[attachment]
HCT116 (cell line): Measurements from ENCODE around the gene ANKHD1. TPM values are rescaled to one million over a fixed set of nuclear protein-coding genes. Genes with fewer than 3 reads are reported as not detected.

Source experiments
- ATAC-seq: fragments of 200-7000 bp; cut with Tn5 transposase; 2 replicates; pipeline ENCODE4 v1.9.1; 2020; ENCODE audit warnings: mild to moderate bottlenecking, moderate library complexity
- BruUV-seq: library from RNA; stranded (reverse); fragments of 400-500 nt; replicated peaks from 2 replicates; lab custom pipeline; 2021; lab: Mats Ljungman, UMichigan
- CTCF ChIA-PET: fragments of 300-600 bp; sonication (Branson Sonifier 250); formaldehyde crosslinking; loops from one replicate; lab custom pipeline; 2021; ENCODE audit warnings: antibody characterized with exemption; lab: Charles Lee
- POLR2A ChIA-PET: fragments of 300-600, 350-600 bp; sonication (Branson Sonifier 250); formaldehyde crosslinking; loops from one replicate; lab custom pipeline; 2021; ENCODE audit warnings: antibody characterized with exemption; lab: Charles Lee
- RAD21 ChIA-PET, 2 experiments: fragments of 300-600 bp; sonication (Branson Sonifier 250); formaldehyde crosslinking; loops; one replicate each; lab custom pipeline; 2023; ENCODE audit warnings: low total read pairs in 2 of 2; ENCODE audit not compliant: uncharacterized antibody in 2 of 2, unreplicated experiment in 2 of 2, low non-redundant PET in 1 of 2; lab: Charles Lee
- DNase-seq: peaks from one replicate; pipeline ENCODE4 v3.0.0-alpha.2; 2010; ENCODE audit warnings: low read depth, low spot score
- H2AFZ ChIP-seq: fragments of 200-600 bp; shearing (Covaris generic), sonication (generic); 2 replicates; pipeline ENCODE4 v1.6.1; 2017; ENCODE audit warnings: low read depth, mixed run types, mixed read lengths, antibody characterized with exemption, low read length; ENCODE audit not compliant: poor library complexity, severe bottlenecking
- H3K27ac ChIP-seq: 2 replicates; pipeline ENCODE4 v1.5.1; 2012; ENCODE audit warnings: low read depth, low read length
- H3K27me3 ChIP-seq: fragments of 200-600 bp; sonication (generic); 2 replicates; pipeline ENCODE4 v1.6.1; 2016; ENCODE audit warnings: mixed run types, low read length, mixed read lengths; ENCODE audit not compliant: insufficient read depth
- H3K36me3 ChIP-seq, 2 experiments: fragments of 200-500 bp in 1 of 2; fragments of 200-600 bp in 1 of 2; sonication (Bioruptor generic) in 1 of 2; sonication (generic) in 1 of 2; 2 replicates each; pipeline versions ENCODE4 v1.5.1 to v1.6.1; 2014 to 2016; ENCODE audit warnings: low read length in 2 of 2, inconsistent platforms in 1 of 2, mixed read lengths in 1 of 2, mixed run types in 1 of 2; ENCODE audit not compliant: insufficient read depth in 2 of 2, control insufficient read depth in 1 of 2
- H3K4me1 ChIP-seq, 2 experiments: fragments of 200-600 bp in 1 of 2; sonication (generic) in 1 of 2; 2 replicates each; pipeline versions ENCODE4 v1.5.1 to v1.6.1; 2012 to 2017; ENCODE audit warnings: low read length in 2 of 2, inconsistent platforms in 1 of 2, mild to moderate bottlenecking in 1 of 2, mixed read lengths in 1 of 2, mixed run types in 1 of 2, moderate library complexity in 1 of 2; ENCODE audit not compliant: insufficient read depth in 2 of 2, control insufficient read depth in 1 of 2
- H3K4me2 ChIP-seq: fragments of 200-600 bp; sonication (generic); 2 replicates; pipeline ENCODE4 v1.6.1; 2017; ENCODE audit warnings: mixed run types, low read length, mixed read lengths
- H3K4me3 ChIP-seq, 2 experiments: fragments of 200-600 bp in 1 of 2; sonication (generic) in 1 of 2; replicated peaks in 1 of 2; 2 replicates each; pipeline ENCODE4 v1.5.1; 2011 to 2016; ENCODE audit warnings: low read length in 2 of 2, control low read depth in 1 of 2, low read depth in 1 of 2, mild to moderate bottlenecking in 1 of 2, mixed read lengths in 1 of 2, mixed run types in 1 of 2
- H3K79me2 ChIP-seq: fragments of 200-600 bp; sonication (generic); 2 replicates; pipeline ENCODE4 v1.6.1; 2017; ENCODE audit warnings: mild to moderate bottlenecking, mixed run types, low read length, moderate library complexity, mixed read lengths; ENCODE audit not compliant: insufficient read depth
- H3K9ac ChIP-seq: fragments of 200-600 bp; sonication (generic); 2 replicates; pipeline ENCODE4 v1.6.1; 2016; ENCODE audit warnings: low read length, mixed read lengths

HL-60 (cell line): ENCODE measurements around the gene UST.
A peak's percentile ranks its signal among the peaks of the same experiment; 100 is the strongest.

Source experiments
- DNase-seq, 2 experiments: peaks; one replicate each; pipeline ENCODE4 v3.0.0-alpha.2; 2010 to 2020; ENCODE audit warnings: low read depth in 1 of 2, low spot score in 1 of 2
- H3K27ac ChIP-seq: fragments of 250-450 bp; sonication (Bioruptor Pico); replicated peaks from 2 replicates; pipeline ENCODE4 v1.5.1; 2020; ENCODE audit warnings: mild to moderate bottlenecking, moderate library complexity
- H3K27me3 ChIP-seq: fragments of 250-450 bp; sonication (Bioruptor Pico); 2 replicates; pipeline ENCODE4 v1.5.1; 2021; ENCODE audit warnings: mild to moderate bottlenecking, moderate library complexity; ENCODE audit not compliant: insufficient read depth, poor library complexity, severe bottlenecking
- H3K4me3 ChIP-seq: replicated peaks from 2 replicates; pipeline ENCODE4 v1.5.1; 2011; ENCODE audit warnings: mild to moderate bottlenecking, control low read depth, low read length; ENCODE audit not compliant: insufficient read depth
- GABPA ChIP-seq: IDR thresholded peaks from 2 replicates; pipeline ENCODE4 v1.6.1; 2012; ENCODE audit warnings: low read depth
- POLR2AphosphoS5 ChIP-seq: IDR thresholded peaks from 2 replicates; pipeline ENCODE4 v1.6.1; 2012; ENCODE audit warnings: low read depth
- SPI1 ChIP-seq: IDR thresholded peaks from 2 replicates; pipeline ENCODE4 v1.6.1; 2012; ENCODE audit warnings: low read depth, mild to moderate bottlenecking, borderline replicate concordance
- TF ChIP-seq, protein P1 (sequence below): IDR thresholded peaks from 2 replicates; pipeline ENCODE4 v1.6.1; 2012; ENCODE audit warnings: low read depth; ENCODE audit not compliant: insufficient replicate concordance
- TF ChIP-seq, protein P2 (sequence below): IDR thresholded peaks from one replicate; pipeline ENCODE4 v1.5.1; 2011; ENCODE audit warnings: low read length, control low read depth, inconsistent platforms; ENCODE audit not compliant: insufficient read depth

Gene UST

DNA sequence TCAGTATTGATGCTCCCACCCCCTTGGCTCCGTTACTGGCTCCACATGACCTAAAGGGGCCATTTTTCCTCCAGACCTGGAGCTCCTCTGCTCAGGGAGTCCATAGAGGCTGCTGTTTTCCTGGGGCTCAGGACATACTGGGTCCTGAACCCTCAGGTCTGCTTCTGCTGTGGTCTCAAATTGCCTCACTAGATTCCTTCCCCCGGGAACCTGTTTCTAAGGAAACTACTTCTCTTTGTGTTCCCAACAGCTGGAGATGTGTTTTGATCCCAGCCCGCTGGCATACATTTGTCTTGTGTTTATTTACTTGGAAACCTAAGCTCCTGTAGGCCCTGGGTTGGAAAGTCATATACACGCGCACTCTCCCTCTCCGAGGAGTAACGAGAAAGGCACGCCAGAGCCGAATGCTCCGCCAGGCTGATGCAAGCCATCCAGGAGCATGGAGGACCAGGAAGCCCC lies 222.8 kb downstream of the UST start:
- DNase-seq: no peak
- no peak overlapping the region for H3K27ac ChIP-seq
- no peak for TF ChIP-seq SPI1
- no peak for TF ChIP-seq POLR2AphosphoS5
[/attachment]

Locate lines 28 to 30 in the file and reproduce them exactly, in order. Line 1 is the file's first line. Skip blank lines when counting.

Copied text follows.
- TF ChIP-seq, protein P1 (sequence below): IDR thresholded peaks from 2 replicates; pipeline ENCODE4 v1.6.1; 2012; ENCODE audit warnings: low read depth; ENCODE audit not compliant: insufficient replicate concordance
- TF ChIP-seq, protein P2 (sequence below): IDR thresholded peaks from one replicate; pipeline ENCODE4 v1.5.1; 2011; ENCODE audit warnings: low read length, control low read depth, inconsistent platforms; ENCODE audit not compliant: insufficient read depth

Gene UST